I have been thinking a lot about Kobe Bryant’s passing on Sunday and the responses it has garnered on social media and in the news. I think it is important that we remember Bryant’s impressive accomplishments as an athlete as well as his sexual assault case from 2003. In particular, we need to unpack why we pay so much less attention to this latter part of his legacy.
Kobe Bryant’s death was tragic — no one should die in that manner or at so young an age. He was clearly an inspiring figure for innumerable Americans and an example of the achievements that persistent hard work and passion can bring about. He was also clearly a rapist. That last fact seems forgotten or downright ignored as he is glorified in private tribute posts and news articles as a “hero” and “role model.” In fairness, many of these people may not be aware of his crime. But notably, many of the journalists who are aware have granted only a single line or a short paragraph to his rape case, using words like “controversy,” “alleged” and “accused,” which suggest his assault may not have actually happened, despite the fact that the evidence is unambiguous and he admitted to the crime in court.
I worry about the message this coverage sends to survivors of sexual assault. Personally, I got the message that his crimes do not matter as much as his successes. That his record on the basketball court is more important to remember and discuss than is the night he changed the course of a young woman’s life in horrifying ways. I am a survivor, and receiving that message hurt.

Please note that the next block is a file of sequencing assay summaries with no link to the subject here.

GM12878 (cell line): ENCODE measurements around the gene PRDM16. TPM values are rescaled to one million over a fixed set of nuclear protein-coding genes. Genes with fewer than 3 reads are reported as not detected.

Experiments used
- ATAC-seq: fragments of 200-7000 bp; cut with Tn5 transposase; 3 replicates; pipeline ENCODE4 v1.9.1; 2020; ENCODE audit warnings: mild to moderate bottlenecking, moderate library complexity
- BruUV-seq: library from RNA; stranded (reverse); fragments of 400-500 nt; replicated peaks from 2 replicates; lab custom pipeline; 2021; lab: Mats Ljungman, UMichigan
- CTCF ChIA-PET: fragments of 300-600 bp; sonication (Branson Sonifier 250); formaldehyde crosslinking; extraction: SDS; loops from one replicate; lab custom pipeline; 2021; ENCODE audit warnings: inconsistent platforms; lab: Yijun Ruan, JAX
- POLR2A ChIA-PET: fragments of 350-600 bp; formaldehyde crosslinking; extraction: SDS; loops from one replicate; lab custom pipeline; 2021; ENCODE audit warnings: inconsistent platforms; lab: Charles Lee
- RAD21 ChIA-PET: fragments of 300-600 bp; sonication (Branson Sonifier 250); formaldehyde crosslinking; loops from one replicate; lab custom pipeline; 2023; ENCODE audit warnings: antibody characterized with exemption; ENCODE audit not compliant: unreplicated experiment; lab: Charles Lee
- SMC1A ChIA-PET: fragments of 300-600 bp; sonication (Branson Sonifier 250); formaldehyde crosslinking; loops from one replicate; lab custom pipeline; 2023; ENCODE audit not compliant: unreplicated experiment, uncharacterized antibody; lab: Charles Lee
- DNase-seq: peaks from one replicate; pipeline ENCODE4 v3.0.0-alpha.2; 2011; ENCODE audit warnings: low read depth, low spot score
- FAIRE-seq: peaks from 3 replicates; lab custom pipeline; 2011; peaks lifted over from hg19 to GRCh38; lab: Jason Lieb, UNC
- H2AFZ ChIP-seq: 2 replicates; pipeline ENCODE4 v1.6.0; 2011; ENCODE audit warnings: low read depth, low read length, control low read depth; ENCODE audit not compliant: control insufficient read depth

To be clear, I do not take issue with anyone’s expression of their grief — perpetrators are human beings, too. They have families and friends and fans who have every right to mourn their passing. I take issue with worship and homage that omit the truth: He raped a woman, he only begrudgingly admitted it, and later he spoke of it as a way to advertise his Black Mamba persona. Those are not actions worthy of worship.
I have spent a long time considering whether the sexual crimes committed by athletes, artists, writers, comedians, classmates or friends should outweigh their accomplishments and positive contributions. I still don’t have an answer. My instinct is to say there is no one answer. To impose a categorical standard onto the weight of sexual assault is to ignore the nuanced and long-term consequences of sexual assault for survivors and their communities. But one thing we can do is make sure we do not memorialize someone’s truly exceptional successes at the expense of acknowledging their truly unacceptable actions.
Some may think I am callous to insist on remembering Bryant’s misdeeds while a significant portion of the American public is in the throes of mourning him. But I am trying to respond to a culture that is more apt to think, as writer Jeremy Gordon phrased it in his Jan. 27 article in The Outline, “What’s the private pain of one anonymous person against the public joy of millions?” The silencing of survivors is at the core of rape culture, and I don’t want to participate in it.
I spent the last year reading survivors’ stories for my thesis. One thing I have learned is that to believe a survivor’s story means to believe a story about their perpetrator, too. Part of believing is integrating that information into our narratives of who the perpetrator is and refusing to let that information be subsumed by more palatable or inspiring facts. It is important we take the opportunity to do so now with Kobe Bryant, even as we mourn his tragic death and send our genuine best wishes to his family.
Alessandra Miranda ’20 is a statistics and English major from Salt Lake City, Utah.